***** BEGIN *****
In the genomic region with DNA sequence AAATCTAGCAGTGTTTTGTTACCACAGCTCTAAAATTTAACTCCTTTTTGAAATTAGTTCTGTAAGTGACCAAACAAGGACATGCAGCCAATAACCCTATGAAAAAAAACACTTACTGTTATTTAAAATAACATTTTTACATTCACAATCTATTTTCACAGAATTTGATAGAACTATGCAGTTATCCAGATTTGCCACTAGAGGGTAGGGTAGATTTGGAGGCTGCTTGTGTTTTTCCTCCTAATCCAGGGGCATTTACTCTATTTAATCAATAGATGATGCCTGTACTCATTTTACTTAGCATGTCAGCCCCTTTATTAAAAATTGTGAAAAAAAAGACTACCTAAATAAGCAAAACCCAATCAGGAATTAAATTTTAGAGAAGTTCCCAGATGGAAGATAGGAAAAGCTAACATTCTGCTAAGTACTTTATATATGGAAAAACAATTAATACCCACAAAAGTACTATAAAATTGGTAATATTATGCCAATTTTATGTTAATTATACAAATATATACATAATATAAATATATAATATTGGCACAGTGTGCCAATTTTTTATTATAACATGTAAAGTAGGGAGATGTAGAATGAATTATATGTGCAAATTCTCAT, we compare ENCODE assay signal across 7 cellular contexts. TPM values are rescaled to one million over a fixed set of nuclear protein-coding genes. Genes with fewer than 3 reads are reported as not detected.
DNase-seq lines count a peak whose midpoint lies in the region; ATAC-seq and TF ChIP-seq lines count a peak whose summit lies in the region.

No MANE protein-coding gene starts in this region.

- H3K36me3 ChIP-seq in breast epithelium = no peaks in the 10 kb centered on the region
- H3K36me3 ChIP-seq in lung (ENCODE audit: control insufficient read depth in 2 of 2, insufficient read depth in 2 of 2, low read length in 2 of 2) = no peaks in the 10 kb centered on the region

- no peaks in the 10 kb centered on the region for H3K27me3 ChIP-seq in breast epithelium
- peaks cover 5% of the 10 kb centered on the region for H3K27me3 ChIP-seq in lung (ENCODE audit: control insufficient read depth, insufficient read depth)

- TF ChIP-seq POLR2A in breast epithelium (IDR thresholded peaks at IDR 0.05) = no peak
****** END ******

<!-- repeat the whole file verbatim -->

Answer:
In the genomic region with DNA sequence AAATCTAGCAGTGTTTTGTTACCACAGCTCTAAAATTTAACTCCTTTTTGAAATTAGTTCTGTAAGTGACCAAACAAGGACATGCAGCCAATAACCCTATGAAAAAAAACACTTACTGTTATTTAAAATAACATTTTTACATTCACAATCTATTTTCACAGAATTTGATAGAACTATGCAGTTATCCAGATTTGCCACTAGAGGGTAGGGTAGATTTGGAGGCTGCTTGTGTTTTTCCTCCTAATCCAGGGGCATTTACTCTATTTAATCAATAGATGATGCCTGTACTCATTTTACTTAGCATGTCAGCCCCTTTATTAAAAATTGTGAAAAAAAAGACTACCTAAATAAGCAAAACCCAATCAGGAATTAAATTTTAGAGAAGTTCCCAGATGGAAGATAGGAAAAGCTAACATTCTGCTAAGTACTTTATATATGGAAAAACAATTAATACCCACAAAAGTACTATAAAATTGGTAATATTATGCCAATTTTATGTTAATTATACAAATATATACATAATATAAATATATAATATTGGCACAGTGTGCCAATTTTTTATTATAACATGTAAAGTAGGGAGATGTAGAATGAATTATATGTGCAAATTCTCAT, we compare ENCODE assay signal across 7 cellular contexts. TPM values are rescaled to one million over a fixed set of nuclear protein-coding genes. Genes with fewer than 3 reads are reported as not detected.
DNase-seq lines count a peak whose midpoint lies in the region; ATAC-seq and TF ChIP-seq lines count a peak whose summit lies in the region.

No MANE protein-coding gene starts in this region.

- H3K36me3 ChIP-seq in breast epithelium = no peaks in the 10 kb centered on the region
- H3K36me3 ChIP-seq in lung (ENCODE audit: control insufficient read depth in 2 of 2, insufficient read depth in 2 of 2, low read length in 2 of 2) = no peaks in the 10 kb centered on the region

- no peaks in the 10 kb centered on the region for H3K27me3 ChIP-seq in breast epithelium
- peaks cover 5% of the 10 kb centered on the region for H3K27me3 ChIP-seq in lung (ENCODE audit: control insufficient read depth, insufficient read depth)

- TF ChIP-seq POLR2A in breast epithelium (IDR thresholded peaks at IDR 0.05) = no peak